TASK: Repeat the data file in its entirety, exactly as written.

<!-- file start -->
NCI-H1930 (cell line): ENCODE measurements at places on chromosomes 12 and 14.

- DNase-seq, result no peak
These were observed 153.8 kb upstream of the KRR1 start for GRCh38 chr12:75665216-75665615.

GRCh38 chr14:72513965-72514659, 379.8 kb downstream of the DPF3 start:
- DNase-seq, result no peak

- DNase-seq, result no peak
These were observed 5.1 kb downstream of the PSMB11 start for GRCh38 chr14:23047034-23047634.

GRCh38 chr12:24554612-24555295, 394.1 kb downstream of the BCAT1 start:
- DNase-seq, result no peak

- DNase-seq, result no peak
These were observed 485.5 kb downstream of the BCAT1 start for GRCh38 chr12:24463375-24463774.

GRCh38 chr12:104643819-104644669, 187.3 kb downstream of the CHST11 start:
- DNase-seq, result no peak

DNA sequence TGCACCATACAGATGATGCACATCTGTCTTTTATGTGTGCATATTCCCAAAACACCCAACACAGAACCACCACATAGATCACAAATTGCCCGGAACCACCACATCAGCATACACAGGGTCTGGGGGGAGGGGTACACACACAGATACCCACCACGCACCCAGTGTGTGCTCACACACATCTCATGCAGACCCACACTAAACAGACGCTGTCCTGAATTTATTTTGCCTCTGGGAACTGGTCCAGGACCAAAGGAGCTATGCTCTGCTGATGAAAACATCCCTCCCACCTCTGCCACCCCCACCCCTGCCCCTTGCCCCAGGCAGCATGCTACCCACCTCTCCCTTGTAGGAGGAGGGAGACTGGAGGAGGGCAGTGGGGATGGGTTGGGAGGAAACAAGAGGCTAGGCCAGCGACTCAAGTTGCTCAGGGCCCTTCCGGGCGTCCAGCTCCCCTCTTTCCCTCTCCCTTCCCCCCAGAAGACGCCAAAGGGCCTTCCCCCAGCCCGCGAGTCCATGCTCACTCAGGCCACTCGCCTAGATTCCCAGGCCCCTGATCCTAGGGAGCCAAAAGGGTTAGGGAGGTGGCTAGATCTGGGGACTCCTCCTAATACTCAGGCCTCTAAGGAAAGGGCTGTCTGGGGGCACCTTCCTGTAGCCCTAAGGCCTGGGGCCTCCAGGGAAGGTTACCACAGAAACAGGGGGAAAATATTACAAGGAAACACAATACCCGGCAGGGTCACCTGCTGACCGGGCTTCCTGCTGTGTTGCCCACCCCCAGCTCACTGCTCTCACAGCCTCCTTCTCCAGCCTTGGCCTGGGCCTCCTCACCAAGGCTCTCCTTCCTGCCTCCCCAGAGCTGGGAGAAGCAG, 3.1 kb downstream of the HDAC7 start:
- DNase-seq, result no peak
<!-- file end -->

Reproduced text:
NCI-H1930 (cell line): ENCODE measurements at places on chromosomes 12 and 14.

- DNase-seq, result no peak
These were observed 153.8 kb upstream of the KRR1 start for GRCh38 chr12:75665216-75665615.

GRCh38 chr14:72513965-72514659, 379.8 kb downstream of the DPF3 start:
- DNase-seq, result no peak

- DNase-seq, result no peak
These were observed 5.1 kb downstream of the PSMB11 start for GRCh38 chr14:23047034-23047634.

GRCh38 chr12:24554612-24555295, 394.1 kb downstream of the BCAT1 start:
- DNase-seq, result no peak

- DNase-seq, result no peak
These were observed 485.5 kb downstream of the BCAT1 start for GRCh38 chr12:24463375-24463774.

GRCh38 chr12:104643819-104644669, 187.3 kb downstream of the CHST11 start:
- DNase-seq, result no peak

DNA sequence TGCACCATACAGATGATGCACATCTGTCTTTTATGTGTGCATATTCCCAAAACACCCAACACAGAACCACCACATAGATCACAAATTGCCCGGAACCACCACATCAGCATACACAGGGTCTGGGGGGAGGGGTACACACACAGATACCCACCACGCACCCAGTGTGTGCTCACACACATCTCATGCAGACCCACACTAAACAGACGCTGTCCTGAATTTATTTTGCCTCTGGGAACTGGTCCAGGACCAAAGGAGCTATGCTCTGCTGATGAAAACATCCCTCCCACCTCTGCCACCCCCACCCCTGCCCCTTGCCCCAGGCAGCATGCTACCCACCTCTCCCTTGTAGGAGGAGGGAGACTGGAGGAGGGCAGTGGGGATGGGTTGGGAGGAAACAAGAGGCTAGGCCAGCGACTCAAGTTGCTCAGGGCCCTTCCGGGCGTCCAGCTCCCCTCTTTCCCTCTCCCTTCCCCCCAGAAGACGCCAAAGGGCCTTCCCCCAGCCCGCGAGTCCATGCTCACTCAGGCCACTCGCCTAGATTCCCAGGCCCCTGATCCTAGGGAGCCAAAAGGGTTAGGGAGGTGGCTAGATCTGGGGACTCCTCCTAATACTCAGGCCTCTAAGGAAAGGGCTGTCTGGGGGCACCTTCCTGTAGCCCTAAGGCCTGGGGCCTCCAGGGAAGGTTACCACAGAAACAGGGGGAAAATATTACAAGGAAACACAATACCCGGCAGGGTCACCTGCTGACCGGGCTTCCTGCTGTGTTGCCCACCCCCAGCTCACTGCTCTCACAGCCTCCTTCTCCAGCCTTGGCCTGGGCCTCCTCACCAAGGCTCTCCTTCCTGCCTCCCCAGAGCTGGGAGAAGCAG, 3.1 kb downstream of the HDAC7 start:
- DNase-seq, result no peak